by Dipanjana Dalui, University of Connecticut
Life to me is about the journey, because the destination is nothing but an illusion of stability. I have been on the move as far back as I could remember. Every time I think this is the last time, I am only lying to myself. I know the feeling of stagnation way too well. Even though my immediate reaction to the news of another move is frustration, I live for the thrill of the journey and the sheer excitement of not knowing anything or anyone. A clean slate. A new beginning. And let me tell you, it is an addictive feeling.
Before I delve into my story, let me tell you briefly about the last 4 weeks of my life. I flew from New York to San Jose, the capital of Costa Rica, on 27th May. The next day, I took a bus with 20 more enthusiastic biologists, and 4 faculty members, to Palo Verde – a wet forest, and wetland. After spending 5 days here, our team moved to a coastal site in the Nicoya peninsula on the Pacific side, the CIRENAS station. After 6 days here, we moved again. This time to the cloud forests of Monteverde, at an elevation of 1100m above sea level. In about another week, we moved to La Selva Biological Station, on the Caribbean plains. La Selva is the Mecca for tropical biologists, a place of pilgrimage for everyone who has ever dreamt of the pristine rainforest. Among caimans and crocodiles, hummingbirds and quetzals, sloths and turtles, what was I doing here?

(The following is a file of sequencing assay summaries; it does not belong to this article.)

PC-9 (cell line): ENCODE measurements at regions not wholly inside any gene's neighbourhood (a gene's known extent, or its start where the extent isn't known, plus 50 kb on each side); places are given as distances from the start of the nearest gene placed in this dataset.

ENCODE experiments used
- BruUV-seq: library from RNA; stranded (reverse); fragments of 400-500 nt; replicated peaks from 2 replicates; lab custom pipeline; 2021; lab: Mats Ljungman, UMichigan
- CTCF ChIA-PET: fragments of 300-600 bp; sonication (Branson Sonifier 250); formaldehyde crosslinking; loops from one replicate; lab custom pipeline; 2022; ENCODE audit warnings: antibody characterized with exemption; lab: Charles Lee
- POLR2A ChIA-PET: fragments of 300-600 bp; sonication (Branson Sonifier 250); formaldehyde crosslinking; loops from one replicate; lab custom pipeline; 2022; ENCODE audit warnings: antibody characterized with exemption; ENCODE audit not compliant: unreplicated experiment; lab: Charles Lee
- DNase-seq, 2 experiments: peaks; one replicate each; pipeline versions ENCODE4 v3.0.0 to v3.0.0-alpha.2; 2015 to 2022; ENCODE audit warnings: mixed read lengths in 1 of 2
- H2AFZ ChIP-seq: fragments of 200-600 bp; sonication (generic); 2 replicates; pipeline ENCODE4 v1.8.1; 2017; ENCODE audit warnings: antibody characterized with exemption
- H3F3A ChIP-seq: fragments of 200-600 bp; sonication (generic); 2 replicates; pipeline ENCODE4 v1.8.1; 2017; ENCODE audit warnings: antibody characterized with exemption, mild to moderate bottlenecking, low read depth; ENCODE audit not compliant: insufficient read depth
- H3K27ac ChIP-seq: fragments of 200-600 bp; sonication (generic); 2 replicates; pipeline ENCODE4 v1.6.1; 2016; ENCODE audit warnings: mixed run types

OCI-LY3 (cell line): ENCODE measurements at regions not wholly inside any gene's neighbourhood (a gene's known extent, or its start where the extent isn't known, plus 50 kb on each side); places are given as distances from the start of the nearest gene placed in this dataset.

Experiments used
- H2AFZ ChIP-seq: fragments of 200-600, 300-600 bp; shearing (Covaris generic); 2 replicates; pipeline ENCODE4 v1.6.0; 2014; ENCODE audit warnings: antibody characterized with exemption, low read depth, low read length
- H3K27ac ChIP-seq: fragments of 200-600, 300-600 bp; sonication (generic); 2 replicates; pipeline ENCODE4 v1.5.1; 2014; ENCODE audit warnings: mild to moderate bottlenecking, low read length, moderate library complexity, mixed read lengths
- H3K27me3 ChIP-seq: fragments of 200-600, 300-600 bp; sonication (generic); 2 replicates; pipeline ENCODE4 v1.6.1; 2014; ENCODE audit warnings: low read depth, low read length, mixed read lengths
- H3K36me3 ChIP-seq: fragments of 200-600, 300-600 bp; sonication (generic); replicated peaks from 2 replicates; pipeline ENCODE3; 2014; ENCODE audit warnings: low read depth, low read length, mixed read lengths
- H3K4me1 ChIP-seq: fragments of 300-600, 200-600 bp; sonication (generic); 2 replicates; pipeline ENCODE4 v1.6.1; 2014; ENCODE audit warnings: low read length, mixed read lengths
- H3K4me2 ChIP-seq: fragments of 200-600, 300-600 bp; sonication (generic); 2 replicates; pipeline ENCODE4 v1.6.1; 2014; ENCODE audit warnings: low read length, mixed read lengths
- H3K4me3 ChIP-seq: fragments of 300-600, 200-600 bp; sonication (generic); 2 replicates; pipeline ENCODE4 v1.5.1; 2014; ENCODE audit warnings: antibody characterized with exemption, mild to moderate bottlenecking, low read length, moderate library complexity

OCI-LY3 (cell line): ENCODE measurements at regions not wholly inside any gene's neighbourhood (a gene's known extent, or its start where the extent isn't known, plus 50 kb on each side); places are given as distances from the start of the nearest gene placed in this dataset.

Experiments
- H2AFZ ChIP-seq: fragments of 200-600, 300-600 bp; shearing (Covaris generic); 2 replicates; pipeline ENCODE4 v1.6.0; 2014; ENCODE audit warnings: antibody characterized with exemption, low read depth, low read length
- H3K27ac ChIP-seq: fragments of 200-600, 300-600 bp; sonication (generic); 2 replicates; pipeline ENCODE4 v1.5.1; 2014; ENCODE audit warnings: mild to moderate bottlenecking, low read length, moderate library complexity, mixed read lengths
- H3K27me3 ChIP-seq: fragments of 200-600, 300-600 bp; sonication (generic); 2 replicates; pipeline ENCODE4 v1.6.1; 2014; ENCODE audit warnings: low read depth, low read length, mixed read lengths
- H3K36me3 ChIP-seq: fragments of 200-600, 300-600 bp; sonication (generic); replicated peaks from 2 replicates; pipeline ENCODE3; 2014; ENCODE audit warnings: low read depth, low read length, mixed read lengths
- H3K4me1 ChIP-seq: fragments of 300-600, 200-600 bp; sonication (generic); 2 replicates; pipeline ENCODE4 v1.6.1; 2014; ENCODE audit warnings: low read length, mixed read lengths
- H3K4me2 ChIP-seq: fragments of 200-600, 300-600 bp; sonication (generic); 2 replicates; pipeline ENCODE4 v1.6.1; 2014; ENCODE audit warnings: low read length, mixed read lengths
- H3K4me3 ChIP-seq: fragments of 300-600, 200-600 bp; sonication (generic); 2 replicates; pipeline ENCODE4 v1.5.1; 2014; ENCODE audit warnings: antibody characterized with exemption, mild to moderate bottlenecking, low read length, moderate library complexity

The Kanchanjunga range, Himalayas. Photographed from Darjeeling, WB, India.
Today I will not talk about the geographic journey, rather delve into the sequence of unpredictable events that led me to where I am right now, sitting and writing this.